Why babies like to chew on their crib, and how to stop them from doing it.
Both of my boys were biters. Given half a chance, they’d latch on like angry pitbulls to pretty much anything they could get their mouths around.
It was okay when they were tiny little guys—the occasional damp, but enthusiastic, gumming of a stray index finger was only a mild inconvenience. But once their teeth started to come through, it was on for young and old at our place.
Admittedly, I didn’t have it anywhere near as bad as my wife who was still breastfeeding at the time: her screams sent every wild animal within a two-kilometre radius fleeing into the night.
But what I did end up with—aside from a few sore fingers—was a really (like, really) expensive cot that looks like it’s been used to take tourists swimming with Great White sharks off the coast of South Australia. (We’ll come back to that analogy in a moment.)
Like lots of parents, we were hoping we’d recoup some of the small fortune we spent on good baby gear by re-selling it later.
But a ‘for sale’ notice on Gumtree that reads:
“One expensive wooden cot, RRP around $400. Clean mattress included. In near-perfect shape (except it’s been chewed on by two children and now looks like it’s been used to train the new guy at the Men’s Shed on how to use a tomahawk). $40 or best offer. Pick up only.”
… is not really an enticing advertisement.
Okay … but why are they chewing on the furniture?
Sigmund Freud had a theory about this. He called it the “Oral Stage” of psychosexual development.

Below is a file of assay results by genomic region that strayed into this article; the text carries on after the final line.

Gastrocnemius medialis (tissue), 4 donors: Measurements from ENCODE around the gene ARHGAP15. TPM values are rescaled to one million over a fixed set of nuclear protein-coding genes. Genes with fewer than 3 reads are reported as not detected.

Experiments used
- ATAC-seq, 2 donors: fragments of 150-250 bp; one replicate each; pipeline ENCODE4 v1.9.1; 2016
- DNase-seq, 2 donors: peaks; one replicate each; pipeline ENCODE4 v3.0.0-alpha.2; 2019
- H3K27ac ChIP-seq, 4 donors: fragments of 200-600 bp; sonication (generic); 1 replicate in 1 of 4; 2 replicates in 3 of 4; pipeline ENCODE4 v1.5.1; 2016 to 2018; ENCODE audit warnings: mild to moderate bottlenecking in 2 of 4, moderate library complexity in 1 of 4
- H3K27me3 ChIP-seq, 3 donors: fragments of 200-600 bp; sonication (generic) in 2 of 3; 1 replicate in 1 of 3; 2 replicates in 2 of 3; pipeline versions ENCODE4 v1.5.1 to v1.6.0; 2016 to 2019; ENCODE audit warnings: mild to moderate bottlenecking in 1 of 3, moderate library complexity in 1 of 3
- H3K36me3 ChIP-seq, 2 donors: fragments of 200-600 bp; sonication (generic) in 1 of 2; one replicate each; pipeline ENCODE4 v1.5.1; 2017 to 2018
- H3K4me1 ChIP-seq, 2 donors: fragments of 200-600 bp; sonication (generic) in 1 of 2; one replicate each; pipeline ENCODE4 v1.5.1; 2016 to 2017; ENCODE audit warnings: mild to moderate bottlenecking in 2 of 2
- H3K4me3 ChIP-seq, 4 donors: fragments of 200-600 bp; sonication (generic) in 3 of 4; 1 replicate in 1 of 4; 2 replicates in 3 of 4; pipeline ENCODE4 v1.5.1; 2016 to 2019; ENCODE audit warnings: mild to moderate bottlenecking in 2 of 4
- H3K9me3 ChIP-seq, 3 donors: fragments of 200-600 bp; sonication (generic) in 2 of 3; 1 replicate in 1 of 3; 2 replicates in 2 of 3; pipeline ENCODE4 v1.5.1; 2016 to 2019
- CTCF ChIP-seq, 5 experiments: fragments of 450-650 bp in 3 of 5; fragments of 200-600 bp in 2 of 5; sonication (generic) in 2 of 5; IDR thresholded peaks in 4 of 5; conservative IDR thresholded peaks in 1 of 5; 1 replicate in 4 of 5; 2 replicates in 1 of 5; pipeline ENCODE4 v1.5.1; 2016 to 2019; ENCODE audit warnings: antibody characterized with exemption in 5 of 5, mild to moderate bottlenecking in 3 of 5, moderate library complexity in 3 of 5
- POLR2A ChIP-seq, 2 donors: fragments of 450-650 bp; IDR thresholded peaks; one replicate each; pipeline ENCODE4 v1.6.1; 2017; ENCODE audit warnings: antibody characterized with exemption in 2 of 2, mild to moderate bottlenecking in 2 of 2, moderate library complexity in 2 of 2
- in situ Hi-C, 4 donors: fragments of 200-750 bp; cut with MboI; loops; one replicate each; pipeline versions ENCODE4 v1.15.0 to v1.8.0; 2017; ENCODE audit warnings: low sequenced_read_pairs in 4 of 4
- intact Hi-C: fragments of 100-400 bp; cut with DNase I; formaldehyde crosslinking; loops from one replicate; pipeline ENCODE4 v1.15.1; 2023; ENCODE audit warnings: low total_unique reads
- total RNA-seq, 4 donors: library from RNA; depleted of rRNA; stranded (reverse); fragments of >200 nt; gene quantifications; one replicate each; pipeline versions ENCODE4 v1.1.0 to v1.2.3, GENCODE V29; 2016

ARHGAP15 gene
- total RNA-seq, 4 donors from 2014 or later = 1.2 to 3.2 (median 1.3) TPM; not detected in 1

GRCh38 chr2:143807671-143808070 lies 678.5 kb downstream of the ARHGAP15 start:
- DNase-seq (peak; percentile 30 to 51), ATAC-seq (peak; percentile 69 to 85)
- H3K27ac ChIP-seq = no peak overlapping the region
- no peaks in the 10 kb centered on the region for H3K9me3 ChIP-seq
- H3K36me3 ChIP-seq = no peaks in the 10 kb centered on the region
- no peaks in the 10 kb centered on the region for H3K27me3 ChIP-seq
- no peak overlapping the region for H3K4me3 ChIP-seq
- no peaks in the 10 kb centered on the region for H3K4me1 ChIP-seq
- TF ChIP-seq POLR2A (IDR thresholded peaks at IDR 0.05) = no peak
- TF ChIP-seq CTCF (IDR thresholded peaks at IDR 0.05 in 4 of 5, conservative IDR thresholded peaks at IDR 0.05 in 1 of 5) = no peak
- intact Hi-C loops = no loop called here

His idea is that the greatest source of pleasure for infants is their mouths. Which sounds entirely reasonable—food goes in, they feel good. They chew on things when they’re teething and it feels good.
Even as they get older, some kids still feel the urge to gnaw like angsty beavers on everything.
And while kids learn pretty quickly that dad’s car keys taste like pocket lint and are too pointy to eat, other stuff, like the edge of the cot, provides light entertainment and relief from teething pain.
Later, gnawing on things can become a bit of a ‘security blanket’—it felt good before, so I’ll do it again – and the cycle continues, long after the teething is done.
So how do I stop them from destroying everything?
There are three ways to stop your infant from behaving like a grossly-large termite masticating their surroundings.
I can’t promise they will work 100% of the time, but by the time my second little guy turned up and started machine-gumming the furniture, we were prepared.
Firstly, protect your belongings
For the crib (and other woodwork they regularly come into contact with and seem compelled to chew on),
They clamp over the edges of cots and coffee tables, giving junior something to mindlessly gnash their teeth on without reducing your expensive furniture to splinters.
Just make sure that the protectors you use are OK to be gnawed on.
Secondly, give them something better to chew on
Teething rings come in all manner of shapes and sizes — what worked best for my guys were the ones that we could bung in the freezer so they’re nice and cold.
The cold helps to deal with the teething aspect and they gradually become more pliable as the frozen parts melt, so their little jaws get a satisfying workout along the way.
Lastly, get stuck in there
You can always try what our parents (and grandparents) did back in the day: help the munchkins alleviate discomfort by massaging their gums with your finger.
Yes, you’ll get a few good-sized nibbles on your digits, but I found it to be quite an interesting way of bonding with my boys when they were very little.
I know my kids love me — I’ve got the scars to prove it.